2. Impervious to Grass – Permittees may receive credit for converting any Impervious Surface to Grass. To qualify for this credit the “Grass” must be unmanaged (i.e. no nutrient application).
3. Impervious to Pervious – Permittees may receive credit for converting any Impervious Surface to a Pervious Surface other than Forest and/or Grass. Pervious surfaces might include: lawns, unimpacted gravel, etc. If a permittee is unsure if a surface is considered “pervious,” the Department should be contacted for further guidance.
4. Pervious to Forest – Permittees may receive credit for converting any Pervious Surface, including unmanaged Grass, to Forest.
5. Pervious to Grass – Permittees may receive credit for converting any Pervious Surface, other than Forest, to unmanaged Grass.

Basin  Land Use From  Conversion  Edge of Stream
Edge of Stream
Edge of Stream
Potomac Impervious  Forest  13.91  1.80  1252.01 
Potomac  Impervious  Grass  12.56  1.34  623.28 
Potomac Impervious  Pervious  6.75  1.42  1119.05 
Potomac  Pervious  Forest  7.16  0.38  132.96 
Potomac  Pervious  Grass  5.81  0.00  0.00 

Riparian Forest Buffers can be credited as both a land use change and efficiency BMP.  The efficiency is applied at up to a 2-to-1 ratio for upland acres that drain to the buffer as sheetflow (i.e. if a one acre buffer is installed, but only 1.5 upland acres drains to the buffer as sheetflow, the permittee may only receive the efficiency credit for 1.5 acres). The following established efficiencies for TP, TN, and TSS should be used:

Efficiencies for Forest Buffers Applied to Two Upland Acres per Acre of Buffer

Practice  TN  TP  TSS 
Forest Buffer  25%  50%  50% 

Federal Funding:


Project Contact:

Corey Miles, 703.642.4625;

Project Status:

11/1/14 - 9/30/15; Project Open

Final Product Received:

Land and Water Quality Protection in Northern Virginia: Phase I (PDF) 

Project Summary Provided by Grantee:

A major challenge facing the Northern Virginia region is the shift in land cover from pervious to impervious which has increased the volume of stormwater runoff.  Stormwater runoff from urban areas has been determined to be a major cause of water quality impairment, including the inability of surface waters to meet their state-designated uses to support recreation and aquatic life.  In addition to the degradation of streams and loss of property, the erosive forces of excessive runoff can put municipal infrastructure, such as sewer pipes, at risk.

The Chesapeake Bay Program recognizes that urban impervious land cover is a major contributor to the total load of Total Nitrogen (TN), Total Phosphorous (TP), and Total Suspended Solids (TSS).  There exists the opportunity in local stormwater planning to incorporate strategies in urban and suburban areas of Virginia that could include urban forest cover. This project identified if maintaining and/or increasing urban tree canopy was be a cost effective and meaningful tool to assist local governments with meeting water quality milestones in not only a complex regulatory environment, but also in the complex land use and development environment of Northern Virginia.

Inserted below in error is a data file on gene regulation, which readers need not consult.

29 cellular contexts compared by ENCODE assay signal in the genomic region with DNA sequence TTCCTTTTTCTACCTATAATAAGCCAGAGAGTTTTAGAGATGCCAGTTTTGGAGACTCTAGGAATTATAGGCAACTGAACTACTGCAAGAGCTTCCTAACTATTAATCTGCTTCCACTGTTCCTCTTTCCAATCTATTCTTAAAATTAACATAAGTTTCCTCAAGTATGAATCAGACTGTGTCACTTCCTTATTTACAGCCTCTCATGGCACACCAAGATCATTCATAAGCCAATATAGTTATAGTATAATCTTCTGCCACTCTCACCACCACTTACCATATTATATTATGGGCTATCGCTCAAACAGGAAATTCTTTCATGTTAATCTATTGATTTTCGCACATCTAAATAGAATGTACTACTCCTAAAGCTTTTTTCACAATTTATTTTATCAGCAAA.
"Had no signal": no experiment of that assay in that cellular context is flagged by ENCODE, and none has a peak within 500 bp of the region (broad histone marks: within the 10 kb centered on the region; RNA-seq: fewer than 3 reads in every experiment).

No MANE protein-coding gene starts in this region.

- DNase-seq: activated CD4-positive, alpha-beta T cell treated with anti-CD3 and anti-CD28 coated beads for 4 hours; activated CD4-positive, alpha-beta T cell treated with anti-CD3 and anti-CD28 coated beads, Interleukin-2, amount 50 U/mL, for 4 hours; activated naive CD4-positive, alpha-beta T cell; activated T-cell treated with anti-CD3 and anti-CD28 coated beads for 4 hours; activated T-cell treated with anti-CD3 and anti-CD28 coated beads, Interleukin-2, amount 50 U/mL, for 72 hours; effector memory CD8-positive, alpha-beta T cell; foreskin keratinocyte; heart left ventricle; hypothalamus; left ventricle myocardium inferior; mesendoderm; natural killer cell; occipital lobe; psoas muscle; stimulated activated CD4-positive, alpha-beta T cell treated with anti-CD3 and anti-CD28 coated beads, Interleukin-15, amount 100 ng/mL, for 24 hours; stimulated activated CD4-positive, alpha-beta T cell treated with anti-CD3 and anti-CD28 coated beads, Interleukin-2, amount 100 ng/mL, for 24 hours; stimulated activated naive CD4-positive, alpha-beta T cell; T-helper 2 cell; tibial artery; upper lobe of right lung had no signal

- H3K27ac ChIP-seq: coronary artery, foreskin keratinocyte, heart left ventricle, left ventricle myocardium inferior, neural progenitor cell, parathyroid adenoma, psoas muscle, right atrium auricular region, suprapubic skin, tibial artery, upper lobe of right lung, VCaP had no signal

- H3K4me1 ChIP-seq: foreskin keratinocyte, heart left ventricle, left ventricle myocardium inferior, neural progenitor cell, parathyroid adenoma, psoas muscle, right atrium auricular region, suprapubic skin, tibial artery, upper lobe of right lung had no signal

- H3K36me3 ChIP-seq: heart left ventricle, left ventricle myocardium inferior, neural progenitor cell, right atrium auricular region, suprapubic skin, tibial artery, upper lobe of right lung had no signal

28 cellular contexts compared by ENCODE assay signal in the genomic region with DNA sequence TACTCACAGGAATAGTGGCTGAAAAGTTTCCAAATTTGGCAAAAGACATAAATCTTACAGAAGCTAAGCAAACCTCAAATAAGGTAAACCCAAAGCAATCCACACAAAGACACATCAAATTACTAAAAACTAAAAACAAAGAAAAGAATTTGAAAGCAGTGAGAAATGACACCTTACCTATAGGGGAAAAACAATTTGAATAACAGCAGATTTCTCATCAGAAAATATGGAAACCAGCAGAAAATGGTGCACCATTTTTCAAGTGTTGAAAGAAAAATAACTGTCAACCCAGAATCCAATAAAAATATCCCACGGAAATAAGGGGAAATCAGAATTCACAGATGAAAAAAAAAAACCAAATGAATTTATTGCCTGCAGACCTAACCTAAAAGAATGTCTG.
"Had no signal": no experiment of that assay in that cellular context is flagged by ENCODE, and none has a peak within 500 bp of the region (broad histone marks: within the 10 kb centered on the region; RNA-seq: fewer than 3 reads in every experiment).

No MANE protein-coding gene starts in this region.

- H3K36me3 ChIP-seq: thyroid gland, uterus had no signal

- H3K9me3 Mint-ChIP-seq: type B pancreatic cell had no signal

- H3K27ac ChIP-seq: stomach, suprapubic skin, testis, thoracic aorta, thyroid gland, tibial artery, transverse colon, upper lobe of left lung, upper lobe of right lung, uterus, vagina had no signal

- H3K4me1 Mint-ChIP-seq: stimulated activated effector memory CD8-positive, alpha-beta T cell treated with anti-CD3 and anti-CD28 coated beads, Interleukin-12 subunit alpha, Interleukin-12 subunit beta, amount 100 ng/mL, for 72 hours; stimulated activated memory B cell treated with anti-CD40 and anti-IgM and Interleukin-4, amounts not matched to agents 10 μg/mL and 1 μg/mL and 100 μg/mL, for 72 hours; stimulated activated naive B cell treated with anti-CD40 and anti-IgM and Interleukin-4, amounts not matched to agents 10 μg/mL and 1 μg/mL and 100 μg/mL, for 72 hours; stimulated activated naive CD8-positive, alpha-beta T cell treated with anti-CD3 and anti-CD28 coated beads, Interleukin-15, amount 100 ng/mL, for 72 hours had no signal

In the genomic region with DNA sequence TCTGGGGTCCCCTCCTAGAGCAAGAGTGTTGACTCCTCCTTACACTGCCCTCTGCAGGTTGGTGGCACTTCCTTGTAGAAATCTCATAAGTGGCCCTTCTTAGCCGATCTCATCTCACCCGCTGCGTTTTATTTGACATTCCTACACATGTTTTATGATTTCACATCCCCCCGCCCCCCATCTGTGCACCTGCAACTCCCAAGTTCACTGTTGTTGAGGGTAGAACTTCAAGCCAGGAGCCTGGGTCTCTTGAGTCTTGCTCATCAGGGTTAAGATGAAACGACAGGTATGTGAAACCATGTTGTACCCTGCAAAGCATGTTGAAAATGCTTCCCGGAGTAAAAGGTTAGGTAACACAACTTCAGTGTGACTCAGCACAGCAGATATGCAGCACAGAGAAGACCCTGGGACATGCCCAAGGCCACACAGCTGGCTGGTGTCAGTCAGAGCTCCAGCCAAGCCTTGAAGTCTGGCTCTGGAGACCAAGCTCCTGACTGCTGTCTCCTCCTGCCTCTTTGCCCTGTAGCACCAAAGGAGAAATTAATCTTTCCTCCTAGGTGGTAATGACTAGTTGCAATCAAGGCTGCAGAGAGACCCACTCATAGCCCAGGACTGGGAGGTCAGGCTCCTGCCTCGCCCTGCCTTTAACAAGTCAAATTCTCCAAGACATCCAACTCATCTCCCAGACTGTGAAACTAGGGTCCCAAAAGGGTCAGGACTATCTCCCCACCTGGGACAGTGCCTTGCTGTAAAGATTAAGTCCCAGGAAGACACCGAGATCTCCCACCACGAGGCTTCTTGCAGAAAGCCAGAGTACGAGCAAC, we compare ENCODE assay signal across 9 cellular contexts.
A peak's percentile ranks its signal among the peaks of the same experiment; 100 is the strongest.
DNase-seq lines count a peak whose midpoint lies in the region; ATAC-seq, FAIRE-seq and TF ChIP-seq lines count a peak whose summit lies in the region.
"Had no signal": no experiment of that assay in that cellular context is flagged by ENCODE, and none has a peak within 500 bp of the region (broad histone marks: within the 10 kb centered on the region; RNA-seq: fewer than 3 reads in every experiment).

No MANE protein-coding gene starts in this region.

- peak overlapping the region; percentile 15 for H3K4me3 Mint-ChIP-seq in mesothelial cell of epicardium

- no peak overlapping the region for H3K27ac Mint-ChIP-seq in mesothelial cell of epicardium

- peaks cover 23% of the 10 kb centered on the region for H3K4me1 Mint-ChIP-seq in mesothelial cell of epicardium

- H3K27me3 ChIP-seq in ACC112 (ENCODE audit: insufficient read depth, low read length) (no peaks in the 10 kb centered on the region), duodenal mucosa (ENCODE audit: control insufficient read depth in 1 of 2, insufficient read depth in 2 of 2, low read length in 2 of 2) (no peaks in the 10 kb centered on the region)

To answer the above question, four things were studied; 1) the current policies regarding urban tree canopy in northern VA, 2) the population projections in Tranpsortation Area Zones through 2040, 3) effects of those projections on land cover, and 4) the potential future effects on water quality from a. doing nothing and b. maximizing tree cover. 

Many localities in Northern Virginia have adopted one or more ordinances governing tree management and care on development sites. Gaining credit in the Chesapeake Bay Model and VA BMP Clearinghouse for these locality’s efforts to preserve, enhance, and maintain the existing urban tree canopy is important since preservation and maintenance of existing canopy is less expensive than retrofits or other engineered solutions per-pound of Nitrogen reduced. The ordinances governing tree canopy vary significantly across the boundaries of Northern Virginia. Some have interpreted the Code of Virginia § 15.2-961 in different ways by either adhering to the minimum standards set forth or through much more prescriptive ways.

Build-out analysis derived from population projections indicated that impervious cover will continue to grow and tree canopy will decrease in the region, and that it varies by watershed.  Streams in high growth watersheds will develop flashy characteristics that will increase erosion.  Results indicate that retaining and increasing urban tree canopy provides significant runoff reduction benefits.  Loads of TN and TP were reduced slightly but not at the same level as other types of retrofits such as bioretention.

The final products contain a number of enforceable policy recommendations including increasing minimum ten-year tree canopy percentages for developers who cut trees by five percent in all zones. 

Disclaimer: This project summary provides the federal dollars initially awarded to the grantee. Due to underexpenditure or reprogramming of grant funds, this figure may change. For more information on the allocation of coastal grant funds, please contact Laura McKay, Virginia Coastal Program Manager, at 804.698.4323 or email:

A more detailed Scope of Work for this project is available. Please direct your request for a copy to

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Virginia Department of
Environmental Quality
P.O. Box 1105
Richmond, VA 23218
(804) 698-4000